Cooke, Benjamin (DNB00)
|←Cooke, Anthony||Dictionary of National Biography, 1885-1900, Volume 12
|Cooke, Edward (fl.1678)→|
COOKE, BENJAMIN (1734–1793), Mus. Doc., born in 1734, was the son of Benjamin Cooke, who kept a music-shop in New Street, Covent Garden. His mother's maiden name was Eliza Wayet, and she was a member of a Nottinghamshire family. The elder Cooke died before his son was nine years old, but the boy had been already placed under Dr. Pepusch, with whom he made such progress that at the age of twelve he was appointed deputy to Robinson, the organist of Westminster Abbey. In 1749 he succeeded Howard as librarian of the Academy of Ancient Music, and three years later took Pepusch's place as conductor. In September 1757 he was appointed master of the choristers at Westminster Abbey, and on 27 Jan. 1758 he became a lay vicar of the same church. On 2 Nov. 1760 Cooke was elected a member of the Royal Society of Musicians, and on 1 July 1762 he succeeded Robinson as organist of the abbey. He became a member of the Catch Club on 6 April 1767, and of the Madrigal Society on 9 Aug. 1769, and in 1775 he took the degree of Mus. Doc. at Cambridge, where his name was entered at Trinity College. His exercise for this occasion was an anthem, ‘Behold how good and joyful,’ which had been originally written in 1772 for the installation of the Duke of York as a knight of the Bath. In 1782 Cooke received the honorary degree of Mus. Doc. at Oxford, and in the same year was elected organist of St. Martin's-in-the-Fields, after a severe contest, in which Burney was his chief opponent. Cooke was an assistant director at the Handel Festival in 1784, and received one of the medals which George III caused to be struck to commemorate that event. In 1789 changes in the constitution of the Academy of Ancient Music caused him to resign the conductorship, a step which he felt so strongly that for some time he refused to belong to a small musical club known as the ‘Graduates Meeting,’ as he objected to meet his successor, Dr. Arnold. Cooke for many years had suffered from gout. He spent the summers of 1790–3 at Ramsgate, Brighton, Oxford, and Windsor, but was attacked at the latter place by his old malady, and shortly after his return died at his house in Dorset Court, Westminster, 14 Sept. 1793. He was buried on 21 Sept. in the west cloister of the abbey, where a monument was erected to him bearing an inscription written by T. J. Mathias, and a canon of his own composition. In person Cooke was ‘middle-sized, latterly rather corpulent, though when young extremely thin; he had a fine face, a soft concealed eye, and he was most strongly affected by music; showed great change of feelings, proceeding from a kind of creeping in the skin and hair, as he described it.’ A contemporary describes him as ‘one of the worthiest and best-tempered men,’ and he must have been an admirable teacher, numbering among his pupils such musicians as Parsons, Crosdill, Greatorex, the two Knyvetts, Hindle, Bartleman, Walmisley, Beale, and Spofforth. His principal compositions were written for the Academy of Ancient Music; his services, anthems, and numerous odes are now forgotten, but his glees, catches, and canons are still sung, and the library of the Royal College of Music possesses a large collection of his manuscript music.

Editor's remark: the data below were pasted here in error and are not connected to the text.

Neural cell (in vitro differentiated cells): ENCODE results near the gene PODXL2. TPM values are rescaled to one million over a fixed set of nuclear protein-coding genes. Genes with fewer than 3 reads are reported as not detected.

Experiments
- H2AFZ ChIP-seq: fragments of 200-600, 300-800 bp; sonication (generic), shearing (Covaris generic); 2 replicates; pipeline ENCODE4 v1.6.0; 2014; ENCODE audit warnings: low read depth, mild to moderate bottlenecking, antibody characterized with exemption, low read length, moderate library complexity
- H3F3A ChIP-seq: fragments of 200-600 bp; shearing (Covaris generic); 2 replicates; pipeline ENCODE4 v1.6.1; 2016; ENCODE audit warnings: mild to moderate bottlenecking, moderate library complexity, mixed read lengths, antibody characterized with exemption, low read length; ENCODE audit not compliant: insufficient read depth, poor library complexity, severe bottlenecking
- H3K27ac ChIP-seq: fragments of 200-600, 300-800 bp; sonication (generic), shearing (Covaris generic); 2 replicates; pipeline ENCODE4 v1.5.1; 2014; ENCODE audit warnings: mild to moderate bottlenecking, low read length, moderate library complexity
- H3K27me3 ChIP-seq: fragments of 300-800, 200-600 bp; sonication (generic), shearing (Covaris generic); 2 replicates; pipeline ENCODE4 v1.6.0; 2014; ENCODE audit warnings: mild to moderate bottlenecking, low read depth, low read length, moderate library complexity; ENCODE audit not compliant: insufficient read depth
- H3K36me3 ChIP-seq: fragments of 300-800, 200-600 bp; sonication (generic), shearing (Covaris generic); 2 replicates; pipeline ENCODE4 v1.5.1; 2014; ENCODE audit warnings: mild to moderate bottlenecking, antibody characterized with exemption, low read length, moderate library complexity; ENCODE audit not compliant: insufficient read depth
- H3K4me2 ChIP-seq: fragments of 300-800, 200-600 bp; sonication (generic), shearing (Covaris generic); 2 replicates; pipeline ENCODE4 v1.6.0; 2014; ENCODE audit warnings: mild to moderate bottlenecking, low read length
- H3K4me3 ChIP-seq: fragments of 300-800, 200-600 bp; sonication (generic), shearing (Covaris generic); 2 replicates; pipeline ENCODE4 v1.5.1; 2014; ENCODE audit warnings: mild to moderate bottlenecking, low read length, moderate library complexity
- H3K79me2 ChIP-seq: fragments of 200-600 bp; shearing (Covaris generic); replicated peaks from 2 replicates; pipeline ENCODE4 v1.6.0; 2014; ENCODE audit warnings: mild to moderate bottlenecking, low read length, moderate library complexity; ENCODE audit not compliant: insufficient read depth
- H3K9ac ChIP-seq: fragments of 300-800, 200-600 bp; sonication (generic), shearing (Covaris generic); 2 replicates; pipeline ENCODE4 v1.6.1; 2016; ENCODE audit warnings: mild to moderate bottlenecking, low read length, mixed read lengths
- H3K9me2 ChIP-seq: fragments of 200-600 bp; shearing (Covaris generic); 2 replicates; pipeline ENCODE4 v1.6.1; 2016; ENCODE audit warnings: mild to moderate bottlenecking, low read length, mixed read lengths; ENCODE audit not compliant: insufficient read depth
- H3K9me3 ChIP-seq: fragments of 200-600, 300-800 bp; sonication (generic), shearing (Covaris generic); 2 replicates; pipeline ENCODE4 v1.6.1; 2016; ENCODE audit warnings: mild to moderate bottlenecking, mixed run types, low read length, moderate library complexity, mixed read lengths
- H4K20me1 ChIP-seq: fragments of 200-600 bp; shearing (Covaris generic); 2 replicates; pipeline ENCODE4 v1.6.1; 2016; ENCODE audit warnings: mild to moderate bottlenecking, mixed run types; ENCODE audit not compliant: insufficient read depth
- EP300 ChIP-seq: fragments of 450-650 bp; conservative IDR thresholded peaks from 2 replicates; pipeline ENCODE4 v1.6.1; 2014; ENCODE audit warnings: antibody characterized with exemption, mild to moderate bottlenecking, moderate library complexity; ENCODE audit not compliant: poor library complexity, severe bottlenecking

Cooke was married (22 May 1758) to Miss Mary Jackson, who died 19 March 1784. According to her son, ‘she was a most amiable and affectionate woman, and possessed good property; was sister to Charles Jackson, esq., comptroller at the Foreign Office, General Post Office.’ By her he had ten children, five of whom died in infancy. Benjamin, his eldest son, a boy of great promise, was born 13 Aug. 1761, and died 25 Jan. 1772. Some manuscript compositions by him are preserved at the Royal College of Music. The other children who survived were Mary (b. 28 July 1762, died unmarried 28 Feb. 1819); Amelia (b. 7 Oct. 1768, died unmarried 16 May 1845); Robert [q. v.], and Henry. The latter was for many years in the General Post Office. He edited two books of organ pieces, and a set of nine glees and two duets by his father; he also wrote a little music which is extant in manuscript, and published a short biography of Dr. Cooke, and ‘Some Remarks on the Greek Theory of Tuning Instruments.’ He died at 2 Little Smith Street, Westminster, 30 Sept. 1840, aged 74.
[Some Account of Dr. Cooke, Lond. 1837; Grove's Dict. of Music, i.; Harmonicon for 1823 and 1831; Records of the Royal Soc. of Musicians and Madrigal Society; Pohl's Haydn in London, ii. 149; L. M. Hawkins's Anecdotes, i. 225–35; Burney's Account of the Handel Festival in 1784; European Mag. xxiv. 239; Add. MSS. 27669, 27691, 27693; Cat. of the Library of the Royal Coll. of Music; Chester's Westminster Abbey Registers.]